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Vanity Auto & Marine Detailing
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Discussion Starter · #1 ·
I'm looking at upgrading my entire fuel system, in my '77 Mercury Monarch. I can handle the 30% loss in fuel economy in exchange for the increased octane/timing advance/hp/environmental factor that E85 offers.


Motor is the stock 302, with a 2bbl carb on it. I *believe* that it's 8.5:1 compression. That's going to get replaced with a dual plane intake, and one of Holley's E85 4bbl carbs, probably around 600cfm, maybe smaller.

What fuel lines, fuel pump, fuel filter, etc. do I need to get?

I have already considered buying a new fuel tank, since it's only $167 shipped, and won't have all of the sludge that this 32 year old car has built up in it.


I'm not building it to be some radical hot rod, but I do want the advantages of the E85, and it's available at most of the gas stations here.


Any help?
 

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Chefasaurus said:
I'm looking at upgrading my entire fuel system, in my '77 Mercury Monarch. I can handle the 30% loss in fuel economy in exchange for the increased octane/timing advance/hp/environmental factor that E85 offers.


Motor is the stock 302, with a 2bbl carb on it. I *believe* that it's 8.5:1 compression. That's going to get replaced with a dual plane intake, and one of Holley's E85 4bbl carbs, probably around 600cfm, maybe smaller.

What fuel lines, fuel pump, fuel filter, etc. do I need to get?

I have already considered buying a new fuel tank, since it's only $167 shipped, and won't have all of the sludge that this 32 year old car has built up in it.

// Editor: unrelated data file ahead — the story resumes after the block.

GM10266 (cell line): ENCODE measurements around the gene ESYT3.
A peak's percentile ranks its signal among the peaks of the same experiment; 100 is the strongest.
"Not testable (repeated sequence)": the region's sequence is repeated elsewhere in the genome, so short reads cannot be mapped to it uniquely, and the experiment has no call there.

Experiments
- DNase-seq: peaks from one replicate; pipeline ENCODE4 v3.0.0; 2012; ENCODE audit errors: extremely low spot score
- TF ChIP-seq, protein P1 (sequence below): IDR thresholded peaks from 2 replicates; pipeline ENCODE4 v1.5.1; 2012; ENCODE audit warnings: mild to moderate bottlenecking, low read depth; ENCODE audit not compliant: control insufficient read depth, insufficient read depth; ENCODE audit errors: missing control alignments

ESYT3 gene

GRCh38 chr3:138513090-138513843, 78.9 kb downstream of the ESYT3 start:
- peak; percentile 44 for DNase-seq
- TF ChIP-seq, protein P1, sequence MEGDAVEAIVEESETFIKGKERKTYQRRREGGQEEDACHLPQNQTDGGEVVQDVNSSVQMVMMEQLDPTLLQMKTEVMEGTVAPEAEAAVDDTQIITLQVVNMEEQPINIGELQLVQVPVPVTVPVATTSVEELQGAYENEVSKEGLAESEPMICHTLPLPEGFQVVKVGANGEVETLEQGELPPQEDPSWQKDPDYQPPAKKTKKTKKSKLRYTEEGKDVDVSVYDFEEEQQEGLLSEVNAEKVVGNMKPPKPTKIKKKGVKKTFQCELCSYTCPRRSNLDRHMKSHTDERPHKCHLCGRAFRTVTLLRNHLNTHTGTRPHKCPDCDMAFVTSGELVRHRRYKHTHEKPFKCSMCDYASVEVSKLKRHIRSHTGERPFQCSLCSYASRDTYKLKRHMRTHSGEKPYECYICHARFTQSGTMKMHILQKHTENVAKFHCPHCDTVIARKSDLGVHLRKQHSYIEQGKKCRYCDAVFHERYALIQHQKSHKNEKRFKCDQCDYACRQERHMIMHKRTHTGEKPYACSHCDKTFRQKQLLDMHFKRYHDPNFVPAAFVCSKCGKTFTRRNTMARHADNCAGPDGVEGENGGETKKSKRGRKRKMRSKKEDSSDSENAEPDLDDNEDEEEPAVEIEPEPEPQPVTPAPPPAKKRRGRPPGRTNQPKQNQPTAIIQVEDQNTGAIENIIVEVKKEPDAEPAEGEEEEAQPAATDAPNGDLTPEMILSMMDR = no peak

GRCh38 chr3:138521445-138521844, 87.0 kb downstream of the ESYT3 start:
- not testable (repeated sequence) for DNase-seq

I'm not building it to be some radical hot rod, but I do want the advantages of the E85, and it's available at most of the gas stations here.


Any help?
Not to rain on your parade or anything, but you won't see any measurable gains unless you're changing your C/R also. That's where the benefit of E85 kicks in, as it's somewhere around 105 octane? (don't hold me to this, as I am inexperienced in this area). The gains will come from a compression increase, not from the fuel itself. Compression change implies new heads, which in turn implies a new cam to take advantage of the higher compression...etc, etc. Maybe with the new intake it'll net a couple more HP, but don't expect anything too crazy to happen.

That being said, I don't think you'll need a new filter, lines, etc. You'll just need to modify your carb. to be able to handle the change in the A/F mixture.

Just my $.02.
 

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Vanity Auto & Marine Detailing
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Discussion Starter · #3 ·
I'm not opposed to getting some higher C/R pistons and heads.


The bottom end, I could splurge a bit on. Heads start to get expensive... looking for a fairly low-budget build... one that I can buy all the parts piece by piece, and then put it all together by the end of summer.


Basically looking for around 400whp, that I can run on E75 (during the winter, they lower the octane rating to about 100), and E85 in the spring/summer/fall.


I was under the impression that E85 would eat through the old rubber fuel lines, and the stock fuel pump can't pump the extra fuel that's necessary?
 
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